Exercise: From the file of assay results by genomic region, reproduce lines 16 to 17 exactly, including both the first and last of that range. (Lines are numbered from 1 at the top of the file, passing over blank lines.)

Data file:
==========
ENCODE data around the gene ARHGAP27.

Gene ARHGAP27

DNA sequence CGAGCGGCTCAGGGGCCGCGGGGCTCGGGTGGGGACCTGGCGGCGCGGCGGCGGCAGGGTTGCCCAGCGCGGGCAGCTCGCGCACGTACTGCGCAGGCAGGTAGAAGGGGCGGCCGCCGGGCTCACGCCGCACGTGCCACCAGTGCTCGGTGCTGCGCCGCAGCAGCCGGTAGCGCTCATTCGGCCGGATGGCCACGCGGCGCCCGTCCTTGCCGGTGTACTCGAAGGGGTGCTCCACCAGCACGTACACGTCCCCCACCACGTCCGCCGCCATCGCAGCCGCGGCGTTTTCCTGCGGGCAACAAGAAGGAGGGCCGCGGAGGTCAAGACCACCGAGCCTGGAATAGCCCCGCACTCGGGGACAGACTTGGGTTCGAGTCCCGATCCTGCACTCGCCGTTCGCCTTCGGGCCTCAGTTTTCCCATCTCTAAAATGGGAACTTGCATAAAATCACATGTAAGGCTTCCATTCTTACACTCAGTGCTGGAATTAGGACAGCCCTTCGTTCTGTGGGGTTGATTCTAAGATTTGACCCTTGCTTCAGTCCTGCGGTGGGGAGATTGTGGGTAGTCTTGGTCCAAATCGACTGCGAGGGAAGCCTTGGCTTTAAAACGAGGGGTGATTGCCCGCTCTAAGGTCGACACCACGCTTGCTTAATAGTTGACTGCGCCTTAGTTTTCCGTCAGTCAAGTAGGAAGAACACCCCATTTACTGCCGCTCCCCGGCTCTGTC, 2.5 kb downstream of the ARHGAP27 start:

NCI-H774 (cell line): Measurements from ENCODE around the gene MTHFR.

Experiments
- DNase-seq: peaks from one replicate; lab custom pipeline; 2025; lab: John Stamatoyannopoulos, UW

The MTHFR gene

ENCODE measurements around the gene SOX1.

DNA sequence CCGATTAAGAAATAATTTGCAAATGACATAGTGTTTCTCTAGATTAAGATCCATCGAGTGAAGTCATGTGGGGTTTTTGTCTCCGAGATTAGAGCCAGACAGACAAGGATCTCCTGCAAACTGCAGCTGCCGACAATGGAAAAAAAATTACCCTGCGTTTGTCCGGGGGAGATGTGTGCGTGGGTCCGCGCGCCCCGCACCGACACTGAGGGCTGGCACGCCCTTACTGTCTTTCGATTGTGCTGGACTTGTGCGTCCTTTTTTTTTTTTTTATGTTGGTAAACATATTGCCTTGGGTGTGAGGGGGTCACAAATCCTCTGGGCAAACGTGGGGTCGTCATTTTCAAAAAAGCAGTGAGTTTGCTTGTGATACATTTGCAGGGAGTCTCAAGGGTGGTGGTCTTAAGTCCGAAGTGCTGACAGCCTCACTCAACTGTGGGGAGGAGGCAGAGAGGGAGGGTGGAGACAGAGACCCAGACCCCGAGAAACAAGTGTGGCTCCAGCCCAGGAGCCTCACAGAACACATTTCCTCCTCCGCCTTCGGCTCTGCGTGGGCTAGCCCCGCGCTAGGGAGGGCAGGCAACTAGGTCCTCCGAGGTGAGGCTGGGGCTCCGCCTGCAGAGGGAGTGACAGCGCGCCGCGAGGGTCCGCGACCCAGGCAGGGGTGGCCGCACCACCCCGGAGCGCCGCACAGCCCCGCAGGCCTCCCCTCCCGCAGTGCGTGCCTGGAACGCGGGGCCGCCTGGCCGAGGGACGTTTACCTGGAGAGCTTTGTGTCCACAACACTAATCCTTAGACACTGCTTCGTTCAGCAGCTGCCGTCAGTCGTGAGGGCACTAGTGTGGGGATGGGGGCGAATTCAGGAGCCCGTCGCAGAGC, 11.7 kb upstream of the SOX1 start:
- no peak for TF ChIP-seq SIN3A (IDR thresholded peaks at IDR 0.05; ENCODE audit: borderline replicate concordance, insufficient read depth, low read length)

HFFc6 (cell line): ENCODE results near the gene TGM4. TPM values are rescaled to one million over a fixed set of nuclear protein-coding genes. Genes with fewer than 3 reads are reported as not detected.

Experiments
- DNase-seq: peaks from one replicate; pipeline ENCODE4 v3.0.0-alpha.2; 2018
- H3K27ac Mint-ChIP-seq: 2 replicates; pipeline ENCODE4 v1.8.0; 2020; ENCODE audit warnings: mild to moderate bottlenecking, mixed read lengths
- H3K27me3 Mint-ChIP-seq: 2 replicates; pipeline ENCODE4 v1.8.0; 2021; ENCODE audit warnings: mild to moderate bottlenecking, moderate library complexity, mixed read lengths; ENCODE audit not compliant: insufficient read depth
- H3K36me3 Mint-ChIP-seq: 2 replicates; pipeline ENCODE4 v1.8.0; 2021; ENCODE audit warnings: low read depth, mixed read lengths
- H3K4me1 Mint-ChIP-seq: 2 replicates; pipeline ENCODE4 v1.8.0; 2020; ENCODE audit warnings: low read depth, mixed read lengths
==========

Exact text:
- H3K36me3 Mint-ChIP-seq: 2 replicates; pipeline ENCODE4 v1.8.0; 2021; ENCODE audit warnings: low read depth, mixed read lengths
- H3K4me1 Mint-ChIP-seq: 2 replicates; pipeline ENCODE4 v1.8.0; 2020; ENCODE audit warnings: low read depth, mixed read lengths